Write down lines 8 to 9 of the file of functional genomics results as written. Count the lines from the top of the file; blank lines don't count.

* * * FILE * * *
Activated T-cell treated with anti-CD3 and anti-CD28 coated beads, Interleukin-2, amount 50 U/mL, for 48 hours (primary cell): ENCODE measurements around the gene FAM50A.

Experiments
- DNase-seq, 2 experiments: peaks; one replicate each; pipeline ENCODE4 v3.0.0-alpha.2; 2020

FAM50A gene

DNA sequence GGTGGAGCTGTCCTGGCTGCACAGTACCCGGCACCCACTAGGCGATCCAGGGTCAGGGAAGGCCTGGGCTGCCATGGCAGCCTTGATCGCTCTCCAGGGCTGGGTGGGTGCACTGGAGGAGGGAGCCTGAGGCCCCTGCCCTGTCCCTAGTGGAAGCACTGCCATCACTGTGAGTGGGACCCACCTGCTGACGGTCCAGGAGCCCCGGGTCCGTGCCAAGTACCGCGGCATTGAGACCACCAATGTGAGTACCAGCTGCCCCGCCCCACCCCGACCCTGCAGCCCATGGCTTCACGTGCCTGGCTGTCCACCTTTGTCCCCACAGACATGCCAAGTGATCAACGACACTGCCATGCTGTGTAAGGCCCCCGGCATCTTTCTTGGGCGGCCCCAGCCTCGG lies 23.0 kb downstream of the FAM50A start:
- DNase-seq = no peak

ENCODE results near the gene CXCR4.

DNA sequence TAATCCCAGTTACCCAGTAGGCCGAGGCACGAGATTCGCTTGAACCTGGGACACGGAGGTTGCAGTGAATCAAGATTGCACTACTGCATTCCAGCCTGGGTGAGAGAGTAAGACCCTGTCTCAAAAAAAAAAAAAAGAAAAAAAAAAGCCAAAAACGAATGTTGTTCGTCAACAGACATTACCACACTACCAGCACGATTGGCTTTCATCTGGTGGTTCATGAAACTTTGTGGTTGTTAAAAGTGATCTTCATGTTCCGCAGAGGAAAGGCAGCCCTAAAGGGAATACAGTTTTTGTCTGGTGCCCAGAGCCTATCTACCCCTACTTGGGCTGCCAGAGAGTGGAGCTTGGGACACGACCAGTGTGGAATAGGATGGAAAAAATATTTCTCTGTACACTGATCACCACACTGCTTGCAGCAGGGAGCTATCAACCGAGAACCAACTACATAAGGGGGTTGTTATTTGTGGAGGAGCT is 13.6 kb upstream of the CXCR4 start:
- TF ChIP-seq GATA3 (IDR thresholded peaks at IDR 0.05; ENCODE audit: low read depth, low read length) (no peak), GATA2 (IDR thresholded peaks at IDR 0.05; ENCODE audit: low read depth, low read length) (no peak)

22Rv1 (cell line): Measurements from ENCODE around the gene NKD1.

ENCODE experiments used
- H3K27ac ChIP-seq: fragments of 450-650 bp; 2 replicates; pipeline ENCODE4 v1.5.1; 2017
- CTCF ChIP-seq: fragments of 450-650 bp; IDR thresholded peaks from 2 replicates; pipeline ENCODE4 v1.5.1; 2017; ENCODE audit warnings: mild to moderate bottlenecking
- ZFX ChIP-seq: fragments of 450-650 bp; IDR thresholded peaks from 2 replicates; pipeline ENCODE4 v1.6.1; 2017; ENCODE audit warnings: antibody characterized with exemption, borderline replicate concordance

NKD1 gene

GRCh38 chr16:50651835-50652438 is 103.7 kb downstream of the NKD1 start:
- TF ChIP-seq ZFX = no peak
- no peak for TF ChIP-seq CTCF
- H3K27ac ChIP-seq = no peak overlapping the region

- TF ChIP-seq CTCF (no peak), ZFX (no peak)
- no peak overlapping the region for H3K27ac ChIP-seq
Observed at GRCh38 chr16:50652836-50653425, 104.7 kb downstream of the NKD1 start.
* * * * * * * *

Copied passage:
DNA sequence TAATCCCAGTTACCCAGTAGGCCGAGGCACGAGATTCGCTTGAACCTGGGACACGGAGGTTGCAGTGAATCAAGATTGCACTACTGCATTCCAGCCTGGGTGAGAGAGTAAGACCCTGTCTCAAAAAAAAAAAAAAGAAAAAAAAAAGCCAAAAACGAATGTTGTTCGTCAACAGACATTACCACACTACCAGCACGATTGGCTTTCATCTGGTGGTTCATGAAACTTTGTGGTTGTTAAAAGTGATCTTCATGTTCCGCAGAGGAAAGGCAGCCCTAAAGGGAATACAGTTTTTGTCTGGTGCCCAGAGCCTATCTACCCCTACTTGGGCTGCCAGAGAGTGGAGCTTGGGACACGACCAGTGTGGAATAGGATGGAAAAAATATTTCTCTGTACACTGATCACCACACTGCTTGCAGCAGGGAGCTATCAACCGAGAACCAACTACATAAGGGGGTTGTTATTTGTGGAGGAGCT is 13.6 kb upstream of the CXCR4 start:
- TF ChIP-seq GATA3 (IDR thresholded peaks at IDR 0.05; ENCODE audit: low read depth, low read length) (no peak), GATA2 (IDR thresholded peaks at IDR 0.05; ENCODE audit: low read depth, low read length) (no peak)